Students at Yale Law School and 13 of the nation’s other top legal institutions made waves last month when they announced that they would require law firms interviewing on campus to complete a survey and openly disclose whether they will require summer associates to submit to forced arbitration provisions and related nondisclosure agreements. On Monday, students from those law schools released the results of that survey, which found that, while many firms will not require their summer associates to sign arbitration agreements, some are still pushing such deals on their young legal talent…“Almost half of the firms who received the survey—nearly two hundred—have decided to hide behind a wall of secrecy,” said a statement from Molly Coleman [`20], a rising second-year law student at Harvard Law School and one of the organizers of the campaign. “Especially in the #MeToo era, we are disheartened that they are unwilling to take a simple step to engage on this important issue.”
Special counsel Robert S. Mueller III ramped up the pressure on Paul Manafort on Friday, releasing a new indictment accusing President Trump’s former campaign chairman of obstructing justice and conspiring to do so by contacting potential witnesses in his case. Manafort was already facing two rounds of previous indictments, starting in October, with nearly two dozen charges of financial crimes, including tax evasion and bank fraud related to his lobbying for Ukraine’s former pro-Russian government. He has pleaded not guilty and is scheduled to face trial in Virginia next month and in Washington later this year…Alex Whiting, a Harvard Law School professor and former federal prosecutor who has written about the special counsel case with Mariotti, said Mueller is moving forward “by the book.” “There is no overcharging, no nefarious strategy,” he said. “This is how it’s done day in, day out, in federal court.”
Hundreds of the city’s black and Latino kids have found a pipeline to success that Mayor de Blasio doesn’t mention…Their secret? A handful of nonprofit organizations scour the five boroughs to identify and recruit the brightest kids of color, put them through rigorous summer and weekend classes, and push them to excel…Caribbean-born Michael Thomas [`19] was shuttled into Manhattan’s Trinity School for the program while attending 6th grade in a Canarsie public school. Through Prep, he was admitted into Dalton in 7th grade, where he became a “peer leader” and football team captain. Thomas has since graduated from Princeton University and now goes to Harvard Law School. In February, he was elected the 132nd president of the Harvard Law Review — a post once held by Barack Obama. “Above and beyond the fantastic teachers and its rigorous academic program, the organization’s greatest power is its ability to raise expectations,” Thomas told The Post. “Though I didn’t always know that I wanted to pursue a law degree, Prep did everything in its power to help me reach my aspirations.”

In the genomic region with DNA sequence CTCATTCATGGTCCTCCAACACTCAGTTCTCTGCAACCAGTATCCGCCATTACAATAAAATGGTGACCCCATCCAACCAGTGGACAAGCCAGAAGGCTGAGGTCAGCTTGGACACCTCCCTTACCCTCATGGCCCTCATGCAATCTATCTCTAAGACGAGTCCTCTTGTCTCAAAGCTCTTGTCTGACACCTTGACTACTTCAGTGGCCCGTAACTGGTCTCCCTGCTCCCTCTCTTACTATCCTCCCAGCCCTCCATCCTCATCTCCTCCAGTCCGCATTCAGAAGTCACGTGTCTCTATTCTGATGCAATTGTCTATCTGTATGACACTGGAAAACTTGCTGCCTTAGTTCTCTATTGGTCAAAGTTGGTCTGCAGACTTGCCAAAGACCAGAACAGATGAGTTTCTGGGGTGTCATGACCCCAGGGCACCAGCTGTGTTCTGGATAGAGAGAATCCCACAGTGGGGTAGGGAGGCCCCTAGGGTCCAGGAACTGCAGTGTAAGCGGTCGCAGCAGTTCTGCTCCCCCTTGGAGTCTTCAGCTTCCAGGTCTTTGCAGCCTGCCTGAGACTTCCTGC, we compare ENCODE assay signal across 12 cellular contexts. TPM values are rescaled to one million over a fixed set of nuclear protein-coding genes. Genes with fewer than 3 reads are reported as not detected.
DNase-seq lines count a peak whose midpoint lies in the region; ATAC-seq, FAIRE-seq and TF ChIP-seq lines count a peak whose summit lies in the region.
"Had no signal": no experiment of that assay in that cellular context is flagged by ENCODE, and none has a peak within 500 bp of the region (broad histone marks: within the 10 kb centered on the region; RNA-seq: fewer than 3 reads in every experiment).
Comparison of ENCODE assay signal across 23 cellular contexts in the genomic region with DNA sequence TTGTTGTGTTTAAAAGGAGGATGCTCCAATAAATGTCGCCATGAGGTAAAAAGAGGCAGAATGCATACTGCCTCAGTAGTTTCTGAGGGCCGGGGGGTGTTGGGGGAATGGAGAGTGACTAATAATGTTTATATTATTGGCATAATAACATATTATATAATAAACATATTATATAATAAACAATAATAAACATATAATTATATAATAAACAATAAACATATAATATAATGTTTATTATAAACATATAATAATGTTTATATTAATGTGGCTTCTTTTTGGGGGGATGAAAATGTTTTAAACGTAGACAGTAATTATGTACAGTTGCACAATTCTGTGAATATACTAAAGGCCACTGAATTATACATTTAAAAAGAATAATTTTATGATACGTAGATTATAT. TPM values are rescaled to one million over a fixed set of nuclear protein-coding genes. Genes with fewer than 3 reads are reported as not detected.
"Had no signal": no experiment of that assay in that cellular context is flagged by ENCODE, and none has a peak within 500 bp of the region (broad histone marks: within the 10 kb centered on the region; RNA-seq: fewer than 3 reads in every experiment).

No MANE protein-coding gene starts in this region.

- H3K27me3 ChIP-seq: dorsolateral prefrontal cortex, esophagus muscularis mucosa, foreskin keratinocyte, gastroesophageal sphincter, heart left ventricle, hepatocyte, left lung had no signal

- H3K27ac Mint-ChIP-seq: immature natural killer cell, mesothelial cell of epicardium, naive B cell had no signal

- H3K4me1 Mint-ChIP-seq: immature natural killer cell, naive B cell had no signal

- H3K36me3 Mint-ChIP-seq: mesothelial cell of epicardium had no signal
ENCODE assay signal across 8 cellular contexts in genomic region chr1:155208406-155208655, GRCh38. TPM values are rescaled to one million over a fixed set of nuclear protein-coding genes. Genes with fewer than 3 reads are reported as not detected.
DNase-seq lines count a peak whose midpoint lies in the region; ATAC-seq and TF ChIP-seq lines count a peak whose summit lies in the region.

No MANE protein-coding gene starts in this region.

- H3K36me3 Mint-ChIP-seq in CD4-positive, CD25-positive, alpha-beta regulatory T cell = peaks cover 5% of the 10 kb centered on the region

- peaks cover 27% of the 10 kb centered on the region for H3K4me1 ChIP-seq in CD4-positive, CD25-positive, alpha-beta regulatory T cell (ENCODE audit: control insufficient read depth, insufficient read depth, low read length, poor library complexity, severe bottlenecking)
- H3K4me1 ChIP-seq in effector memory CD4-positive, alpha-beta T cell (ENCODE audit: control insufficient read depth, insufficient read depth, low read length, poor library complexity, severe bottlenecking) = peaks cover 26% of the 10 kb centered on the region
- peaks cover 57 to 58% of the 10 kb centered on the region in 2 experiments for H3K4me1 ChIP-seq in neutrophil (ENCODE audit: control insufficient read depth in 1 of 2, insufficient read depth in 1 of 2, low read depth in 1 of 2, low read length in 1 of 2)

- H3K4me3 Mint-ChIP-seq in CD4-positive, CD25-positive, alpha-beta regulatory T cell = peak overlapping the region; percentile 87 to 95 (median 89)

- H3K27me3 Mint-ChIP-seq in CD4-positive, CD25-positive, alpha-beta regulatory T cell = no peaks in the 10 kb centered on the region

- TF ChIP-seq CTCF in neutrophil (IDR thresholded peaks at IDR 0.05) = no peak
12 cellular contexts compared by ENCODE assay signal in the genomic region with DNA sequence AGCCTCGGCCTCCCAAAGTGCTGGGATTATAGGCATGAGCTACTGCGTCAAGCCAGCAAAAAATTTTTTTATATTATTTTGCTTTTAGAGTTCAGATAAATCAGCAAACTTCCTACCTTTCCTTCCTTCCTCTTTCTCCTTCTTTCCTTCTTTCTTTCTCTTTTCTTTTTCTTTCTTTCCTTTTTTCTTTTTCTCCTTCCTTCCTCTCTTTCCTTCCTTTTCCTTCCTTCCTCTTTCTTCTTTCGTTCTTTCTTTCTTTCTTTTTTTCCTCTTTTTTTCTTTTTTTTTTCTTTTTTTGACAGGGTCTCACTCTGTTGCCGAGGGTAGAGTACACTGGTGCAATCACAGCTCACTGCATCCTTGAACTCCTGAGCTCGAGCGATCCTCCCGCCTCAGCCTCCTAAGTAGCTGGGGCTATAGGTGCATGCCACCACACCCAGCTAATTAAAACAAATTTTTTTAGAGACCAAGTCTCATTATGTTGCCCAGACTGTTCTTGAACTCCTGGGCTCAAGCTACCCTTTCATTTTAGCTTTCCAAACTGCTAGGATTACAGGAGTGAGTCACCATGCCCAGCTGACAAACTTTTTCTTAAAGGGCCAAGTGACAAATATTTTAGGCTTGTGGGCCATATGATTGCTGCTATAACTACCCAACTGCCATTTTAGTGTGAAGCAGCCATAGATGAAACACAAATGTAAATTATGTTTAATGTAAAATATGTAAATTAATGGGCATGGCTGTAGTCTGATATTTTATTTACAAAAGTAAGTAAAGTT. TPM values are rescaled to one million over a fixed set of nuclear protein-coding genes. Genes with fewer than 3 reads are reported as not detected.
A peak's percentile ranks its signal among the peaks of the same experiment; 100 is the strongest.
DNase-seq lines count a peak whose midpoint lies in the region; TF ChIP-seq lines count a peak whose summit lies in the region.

Computers will keep getting smarter. And so must US workers, if they want to hang onto their jobs. That was the consensus of politicians, academics, and entrepreneurs who discussed the disruptive effects of technology at two panel discussions sponsored by the Boston Globe Friday afternoon. Although the panelists stressed that better education will help ensure that US workers don’t lose out to computers and robots, Northeastern University president Joseph Aoun warned that today’s colleges aren’t prepared to deliver the kind of training workers will need…Harvard Law School professor Susan Crawford said the Trump administration hasn’t slashed science and technology funding as much as she feared, but added, “There really isn’t anybody in the West Wing who is qualified to give advice on science and technology policy. Unless we have that, it’s hard to see that the United States is going to make a lot of progress.”
Crooked.com Editor in Chief Brian Beutler talks to Harvard Professor Laurence Tribe, co-author of To End a Presidency about constitutional law, the history of impeachment, and whether Republicans have made themselves immune from it.